We applied three coats of the paint and then I waxed it twice with Annie Sloan wax.  The chalk paint dries, well...chalky.  :-)  So you need to finish with a protective product after you paint.  The finish with the wax applied has just the slightest sheen but feels smooth.  This is easy to do with a brush or cloth.  I am really happy with the way this turned out (my walls are being painted a pale gray as I type, so just ignore the clash of the butter color- also do you think I could have straightened the lamp shade before snapping a pic?) Suzanne graciously donated some extra vintage-type glass knobs she had so I estimate the cost of this project to be about $10.  Nice!


Next, Suzanne and I tackled my kitchen table.   Again, we had bought the set unfinished and we painted it black.  To be honest, I've never been very happy with the way it turned out, so it was the perfect candidate for Annie Sloan!   I chose the color Old White.   I am so thankful my sister helped me because this was a much bigger project.  We actually used a whole quart of the paint for this and put on three coats of Polycrylic.  Here is the table and chair before:



And after:


What a difference!  I love it.  
I did a light distress and some of the black paint came through and it's perfect.  The original micro suede chair cushions were aging and a bit blase with all the white, so I ordered this fun fabric to recover them with.  My walls are being painted a light grayish blue so this fabric will look perfect.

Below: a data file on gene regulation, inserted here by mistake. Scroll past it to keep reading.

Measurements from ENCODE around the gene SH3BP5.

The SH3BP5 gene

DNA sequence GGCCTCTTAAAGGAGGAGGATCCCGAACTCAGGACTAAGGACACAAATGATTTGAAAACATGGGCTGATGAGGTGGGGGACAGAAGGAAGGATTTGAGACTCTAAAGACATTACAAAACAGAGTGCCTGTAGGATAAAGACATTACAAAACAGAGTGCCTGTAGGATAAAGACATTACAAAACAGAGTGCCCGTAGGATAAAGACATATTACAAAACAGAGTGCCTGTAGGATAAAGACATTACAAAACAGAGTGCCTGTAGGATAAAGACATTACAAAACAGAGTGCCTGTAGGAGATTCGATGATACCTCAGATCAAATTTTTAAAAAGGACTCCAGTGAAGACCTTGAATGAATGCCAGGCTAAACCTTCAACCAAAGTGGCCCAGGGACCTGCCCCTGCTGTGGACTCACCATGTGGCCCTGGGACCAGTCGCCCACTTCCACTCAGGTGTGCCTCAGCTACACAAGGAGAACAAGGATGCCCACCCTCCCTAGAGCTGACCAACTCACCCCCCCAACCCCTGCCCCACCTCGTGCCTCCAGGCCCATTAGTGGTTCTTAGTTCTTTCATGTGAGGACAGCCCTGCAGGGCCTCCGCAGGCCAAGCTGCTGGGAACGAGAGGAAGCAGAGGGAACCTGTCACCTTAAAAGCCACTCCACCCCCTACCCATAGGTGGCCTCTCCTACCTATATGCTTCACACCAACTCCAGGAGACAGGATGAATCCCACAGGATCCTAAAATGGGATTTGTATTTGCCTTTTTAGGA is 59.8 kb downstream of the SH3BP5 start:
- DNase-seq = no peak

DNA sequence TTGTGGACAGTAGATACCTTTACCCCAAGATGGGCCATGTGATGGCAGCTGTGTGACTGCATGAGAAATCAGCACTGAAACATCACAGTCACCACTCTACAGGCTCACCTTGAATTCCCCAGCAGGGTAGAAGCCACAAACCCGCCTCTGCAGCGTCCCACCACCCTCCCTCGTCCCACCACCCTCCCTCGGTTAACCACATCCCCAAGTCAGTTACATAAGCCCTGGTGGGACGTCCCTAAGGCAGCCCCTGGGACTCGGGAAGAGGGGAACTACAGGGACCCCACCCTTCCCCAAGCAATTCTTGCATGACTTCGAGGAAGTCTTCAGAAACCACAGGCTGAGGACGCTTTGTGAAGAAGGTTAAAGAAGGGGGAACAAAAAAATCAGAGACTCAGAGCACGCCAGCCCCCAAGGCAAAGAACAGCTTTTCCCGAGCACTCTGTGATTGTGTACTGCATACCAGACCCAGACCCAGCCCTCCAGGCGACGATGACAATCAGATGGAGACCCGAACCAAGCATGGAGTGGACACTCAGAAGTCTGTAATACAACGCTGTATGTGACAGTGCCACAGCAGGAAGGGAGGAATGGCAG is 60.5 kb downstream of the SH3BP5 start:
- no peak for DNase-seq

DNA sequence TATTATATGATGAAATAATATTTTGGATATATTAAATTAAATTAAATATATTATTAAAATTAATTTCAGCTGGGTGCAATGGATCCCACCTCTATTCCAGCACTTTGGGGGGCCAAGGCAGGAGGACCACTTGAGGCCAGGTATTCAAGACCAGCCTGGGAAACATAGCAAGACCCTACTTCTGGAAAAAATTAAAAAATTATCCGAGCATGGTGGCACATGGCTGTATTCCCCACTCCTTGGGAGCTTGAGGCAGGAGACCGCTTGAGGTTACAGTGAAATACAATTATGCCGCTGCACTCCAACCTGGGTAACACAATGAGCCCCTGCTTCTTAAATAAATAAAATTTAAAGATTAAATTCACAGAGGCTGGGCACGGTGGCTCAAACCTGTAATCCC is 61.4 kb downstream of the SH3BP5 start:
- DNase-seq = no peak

Project cost on this was about $80 since I'm recovering the chairs.  Pretty good for such a dramatic makeover. 

The breakfast nook will be so light and cheery!


My next project was my master bathroom vanity cupboards.  They were a (yellowing) "white washed" oak, which is GREAT for the 1990's... anyways I should have had them refinished dark when my kitchen cupboards were refinished a few year ago - but I'm not that smart.  :-)   

I figured Annie Sloan would be a easy and quick fix and I was right.  My bathroom is also being painted a pale gray (hence swatches painted on the wall) so I thought to use the French Linen again on the cabinets. 

Again, I forgot my "before" picture until I was already trying the paint on a little. 


Don't even ask what my bathroom tile is  -- it came with the house. It's kind of Southwesty/Art Deco (if there is such a category) and features unique metallic elements.  Yeah.
I've learned to make peace with it.  

Ta-da!  Super easy facelift for about $5 and a few hours of time! 
I used 2 coats of Annie Sloan and 2 coats of Polycrylic. 
I am very pleased!

Stephanie was over last Saturday refinishing a vintage dresser my sister found her for $20 at a thrift store. She did it this fabulous Duck Egg blue and waxed it.  She's going to get some cool knobs for it and hang a large ornate mirror over it for her bedroom.

 Here's the before shot:


And after - mid-century becomes funky and cool:


Stephanie also helped me redo this cute little vanity seat I had from Rich's mom.  We used the French Linen then wet distressed it (wiping a damp cloth over it right after painting) which revealed the former cherry wood finish.  I put a quick coat of wax on this and it was done. We recovered the seat in a scrap of fabric I had laying around, and Stephanie is going to put it in her house.


 So after all this, Rich asked me (in a very nice way) to please not paint EVERYTHING in the house - ha!

Just so you know, Home Depot also sells a less expensive chalk paint.  My sister tried it and she said it's similar to Annie Sloan.  
Happy painting!